9. Do you collect anything? Yes, I collect black angels. So, whether they’re ceramic or wooden or little statues, dolls, paintings; anything black angel.
  10. Are you in any clubs or organization? I’m a member of The Recording Academy. I’m the chair of business and industry for the College of Music Society. I’m a member NABFEM, which is the National Association of Black Female Executives of Music and Entertainment.
  11. What would you do if you weren’t a professor? If I wasn’t a professor, I would be a motivational speaker. I like to share stories.
  12. What does your perfect day include? My perfect day would be waking up when I want to, speaking or teaching for an hour or two, going to the mall, shopping or watching a movie, and then just spending time with family. Nothing special. I don’t have to be on a yacht or on a beach. I’ve done all that.
  13. Who is your hero/heroine? I have a friend; her name is Rhea. She has bone marrow cancer. She is like the bravest, most spiritual, person I’ve ever known. She’s my hero.
  14. Where in the world would you like to live? I’d probably want to live somewhere back in California, in southern California somewhere because I’d be closest to my family.
  15. What is the most courageous thing you’ve ever done? Jumping down the slide on a plane that had to emergency land. You don’t want to fly with me. I’ve had it happen three times.

Faculty Focus features KRIS ROSACKER

Professor is ready to travel and get to know students on a personal level

By HALEY SEVERSON
CSU Public Relations Intern

Besides her classroom, College of Business Professor Kris Rosacker is ready to travel halfway around the globe to know students on a personal level.

“My biggest regret as a college student was I didn’t do a trip,” said Kris, a tax professor at Minnesota State Mankato. She’s made up for lost time by traveling with students to Europe and, most recently, on a January study tour to New York City. “I know some of the students didn’t necessarily have a best friend with and so I tried to reach out to those students in particular.” That willingness to engage is part of a teaching philosophy that values students by making time to know them – not just by name, but also by their interests and hobbies.

According to Kris, a perfect teaching day involves talking to her students, whether it’s in the classroom, during a meeting or even by email.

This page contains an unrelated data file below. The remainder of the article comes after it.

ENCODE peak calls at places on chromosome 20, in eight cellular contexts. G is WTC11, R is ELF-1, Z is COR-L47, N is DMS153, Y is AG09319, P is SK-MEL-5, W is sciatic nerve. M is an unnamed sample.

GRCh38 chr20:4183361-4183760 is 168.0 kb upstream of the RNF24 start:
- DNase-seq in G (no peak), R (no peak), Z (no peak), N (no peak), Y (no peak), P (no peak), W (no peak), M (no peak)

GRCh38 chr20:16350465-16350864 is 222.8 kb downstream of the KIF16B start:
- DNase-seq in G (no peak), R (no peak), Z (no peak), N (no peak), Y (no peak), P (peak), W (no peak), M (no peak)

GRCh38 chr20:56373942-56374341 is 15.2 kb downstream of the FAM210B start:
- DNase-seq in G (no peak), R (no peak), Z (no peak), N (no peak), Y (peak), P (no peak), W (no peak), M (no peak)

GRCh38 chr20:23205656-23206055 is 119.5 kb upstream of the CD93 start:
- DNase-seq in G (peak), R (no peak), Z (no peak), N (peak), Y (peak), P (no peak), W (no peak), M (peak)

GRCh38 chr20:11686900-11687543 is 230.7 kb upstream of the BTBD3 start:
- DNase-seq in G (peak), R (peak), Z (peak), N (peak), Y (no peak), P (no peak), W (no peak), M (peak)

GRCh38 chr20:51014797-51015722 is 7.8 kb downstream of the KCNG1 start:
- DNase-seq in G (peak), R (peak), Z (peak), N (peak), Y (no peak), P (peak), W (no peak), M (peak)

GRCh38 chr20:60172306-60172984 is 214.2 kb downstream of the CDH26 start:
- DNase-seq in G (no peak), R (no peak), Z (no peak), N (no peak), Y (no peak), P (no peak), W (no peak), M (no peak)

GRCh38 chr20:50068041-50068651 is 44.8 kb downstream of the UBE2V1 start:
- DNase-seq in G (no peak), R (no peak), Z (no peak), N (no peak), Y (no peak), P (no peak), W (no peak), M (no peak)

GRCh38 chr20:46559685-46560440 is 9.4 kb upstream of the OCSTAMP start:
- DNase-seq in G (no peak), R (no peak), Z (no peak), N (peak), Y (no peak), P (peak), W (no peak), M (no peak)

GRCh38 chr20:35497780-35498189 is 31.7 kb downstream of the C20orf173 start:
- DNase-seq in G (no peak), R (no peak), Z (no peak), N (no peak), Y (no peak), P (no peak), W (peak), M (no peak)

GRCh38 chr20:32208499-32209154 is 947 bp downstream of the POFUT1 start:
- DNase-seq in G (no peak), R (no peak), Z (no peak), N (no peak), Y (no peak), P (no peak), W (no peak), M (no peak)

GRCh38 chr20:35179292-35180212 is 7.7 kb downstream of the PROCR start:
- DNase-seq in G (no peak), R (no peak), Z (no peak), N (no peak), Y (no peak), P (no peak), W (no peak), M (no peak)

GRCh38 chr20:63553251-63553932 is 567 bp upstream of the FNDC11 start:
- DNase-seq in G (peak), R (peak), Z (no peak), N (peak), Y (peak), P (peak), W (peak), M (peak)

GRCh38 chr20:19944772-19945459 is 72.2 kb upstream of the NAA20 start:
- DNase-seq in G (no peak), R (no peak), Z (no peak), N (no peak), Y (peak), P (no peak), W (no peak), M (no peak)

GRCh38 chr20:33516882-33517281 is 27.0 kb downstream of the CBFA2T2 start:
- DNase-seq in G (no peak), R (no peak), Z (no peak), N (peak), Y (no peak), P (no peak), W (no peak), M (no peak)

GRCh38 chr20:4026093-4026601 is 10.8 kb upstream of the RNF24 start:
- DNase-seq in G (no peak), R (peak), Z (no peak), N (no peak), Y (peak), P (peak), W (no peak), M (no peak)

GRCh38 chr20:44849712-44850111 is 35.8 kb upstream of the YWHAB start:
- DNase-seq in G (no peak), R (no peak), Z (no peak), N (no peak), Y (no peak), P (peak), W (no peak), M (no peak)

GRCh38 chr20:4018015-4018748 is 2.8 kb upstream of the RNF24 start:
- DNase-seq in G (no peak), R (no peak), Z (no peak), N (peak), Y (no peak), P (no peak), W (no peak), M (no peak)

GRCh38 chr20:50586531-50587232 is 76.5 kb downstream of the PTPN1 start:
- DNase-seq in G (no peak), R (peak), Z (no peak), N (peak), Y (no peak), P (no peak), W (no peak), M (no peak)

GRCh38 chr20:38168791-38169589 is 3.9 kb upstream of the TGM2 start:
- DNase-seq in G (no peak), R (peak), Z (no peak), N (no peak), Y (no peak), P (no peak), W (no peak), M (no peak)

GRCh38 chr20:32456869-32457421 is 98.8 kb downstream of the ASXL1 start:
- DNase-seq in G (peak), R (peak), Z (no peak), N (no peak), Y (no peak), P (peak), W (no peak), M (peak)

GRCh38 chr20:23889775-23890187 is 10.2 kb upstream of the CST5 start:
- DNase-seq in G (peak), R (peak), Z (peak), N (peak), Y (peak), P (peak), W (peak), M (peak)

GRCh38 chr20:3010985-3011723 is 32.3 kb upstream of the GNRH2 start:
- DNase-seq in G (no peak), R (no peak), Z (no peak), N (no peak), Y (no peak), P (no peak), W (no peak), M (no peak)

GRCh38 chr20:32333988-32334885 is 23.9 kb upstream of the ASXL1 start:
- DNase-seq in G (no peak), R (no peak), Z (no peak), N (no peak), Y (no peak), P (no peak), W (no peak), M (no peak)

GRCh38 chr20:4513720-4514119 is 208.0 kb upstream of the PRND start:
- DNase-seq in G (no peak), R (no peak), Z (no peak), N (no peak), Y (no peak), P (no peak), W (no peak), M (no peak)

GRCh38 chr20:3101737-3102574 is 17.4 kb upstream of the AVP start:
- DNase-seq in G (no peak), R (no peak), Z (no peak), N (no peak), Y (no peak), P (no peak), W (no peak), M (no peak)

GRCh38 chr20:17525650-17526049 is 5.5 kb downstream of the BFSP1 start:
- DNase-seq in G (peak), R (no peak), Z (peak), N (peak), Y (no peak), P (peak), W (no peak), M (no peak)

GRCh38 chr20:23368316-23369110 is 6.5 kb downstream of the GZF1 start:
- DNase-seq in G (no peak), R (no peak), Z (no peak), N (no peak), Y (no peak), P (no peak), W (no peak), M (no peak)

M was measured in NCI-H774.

“I wasn’t involved as a student and so I try to connect with students and make sure everyone has someone to talk to,” she said.

That special trait is continually self-examined. Every year she reflects on her approach to teaching and sets goals to be better than the year before.

“I don’t compare myself to other people,” Kris said. “I compare myself to where I was a year ago.”

While such goal setting motivates her, she uses her own life to help demonstrate how unplanned things shape the greatest life experiences. Case in point – her spontaneous trip to India and the Taj Mahal: “It literally glowed in the sun. It took my breath away.”

On a simpler note, life outside the classroom includes walks with her husband and their two Biewer Terriers, Mocha and Cocoa, and spending quality time with her three children.

For someone who believes everyone should be comfortable being themselves, Kris added that “me time” may be spent listening to her favorite singers, Lady Gaga and Adele. “I like them because this is who they are, take me or leave me.”


‘Education is not something that happens to you, it is something that you do for yourself.’ – Kris Rosacker


For Kris, helping students find that balance of individuality and interaction makes being an educator – and education itself – special. “Education is not something that happens to you, it is something that you do for yourself.”


Learn what Kris’s biggest fear is and more!

  1. Who is your hero? My husband of 27 years is my hero. Bob is intelligent, compassionate, genuine, a great friend to many and a wonderful father to our three adult children.
  1. If you could live anywhere, where would it be? I was born and raised near Hastings, MN. After graduating from Minnesota State Mankato, I lived throughout the Midwest (OH, SD, NE, and WI) for 25 years before returning to MN. There is no place like home which is MN for me.